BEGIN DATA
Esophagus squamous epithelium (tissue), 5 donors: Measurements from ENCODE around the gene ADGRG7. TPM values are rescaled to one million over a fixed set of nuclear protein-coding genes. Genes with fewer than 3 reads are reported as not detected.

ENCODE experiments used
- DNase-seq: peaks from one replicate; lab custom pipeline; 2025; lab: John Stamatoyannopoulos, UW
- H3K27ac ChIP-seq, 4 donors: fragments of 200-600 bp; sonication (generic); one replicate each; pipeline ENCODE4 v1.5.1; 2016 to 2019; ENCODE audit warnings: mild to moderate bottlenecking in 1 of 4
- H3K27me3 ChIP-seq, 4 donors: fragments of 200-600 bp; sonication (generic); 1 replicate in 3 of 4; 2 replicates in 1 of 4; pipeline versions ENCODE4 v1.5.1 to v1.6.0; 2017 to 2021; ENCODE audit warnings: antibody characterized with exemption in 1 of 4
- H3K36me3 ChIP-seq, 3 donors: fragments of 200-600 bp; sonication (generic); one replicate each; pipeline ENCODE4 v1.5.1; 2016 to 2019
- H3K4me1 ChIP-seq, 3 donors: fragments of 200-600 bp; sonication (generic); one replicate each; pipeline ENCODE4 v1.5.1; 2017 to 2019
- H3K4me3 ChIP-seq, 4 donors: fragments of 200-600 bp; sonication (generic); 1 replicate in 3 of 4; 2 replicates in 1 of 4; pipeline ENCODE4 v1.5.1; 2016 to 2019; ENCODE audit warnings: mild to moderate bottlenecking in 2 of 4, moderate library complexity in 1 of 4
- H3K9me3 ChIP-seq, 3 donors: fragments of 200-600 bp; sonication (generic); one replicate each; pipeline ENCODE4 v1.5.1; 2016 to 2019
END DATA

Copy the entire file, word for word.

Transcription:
Esophagus squamous epithelium (tissue), 5 donors: Measurements from ENCODE around the gene ADGRG7. TPM values are rescaled to one million over a fixed set of nuclear protein-coding genes. Genes with fewer than 3 reads are reported as not detected.

ENCODE experiments used
- DNase-seq: peaks from one replicate; lab custom pipeline; 2025; lab: John Stamatoyannopoulos, UW
- H3K27ac ChIP-seq, 4 donors: fragments of 200-600 bp; sonication (generic); one replicate each; pipeline ENCODE4 v1.5.1; 2016 to 2019; ENCODE audit warnings: mild to moderate bottlenecking in 1 of 4
- H3K27me3 ChIP-seq, 4 donors: fragments of 200-600 bp; sonication (generic); 1 replicate in 3 of 4; 2 replicates in 1 of 4; pipeline versions ENCODE4 v1.5.1 to v1.6.0; 2017 to 2021; ENCODE audit warnings: antibody characterized with exemption in 1 of 4
- H3K36me3 ChIP-seq, 3 donors: fragments of 200-600 bp; sonication (generic); one replicate each; pipeline ENCODE4 v1.5.1; 2016 to 2019
- H3K4me1 ChIP-seq, 3 donors: fragments of 200-600 bp; sonication (generic); one replicate each; pipeline ENCODE4 v1.5.1; 2017 to 2019
- H3K4me3 ChIP-seq, 4 donors: fragments of 200-600 bp; sonication (generic); 1 replicate in 3 of 4; 2 replicates in 1 of 4; pipeline ENCODE4 v1.5.1; 2016 to 2019; ENCODE audit warnings: mild to moderate bottlenecking in 2 of 4, moderate library complexity in 1 of 4
- H3K9me3 ChIP-seq, 3 donors: fragments of 200-600 bp; sonication (generic); one replicate each; pipeline ENCODE4 v1.5.1; 2016 to 2019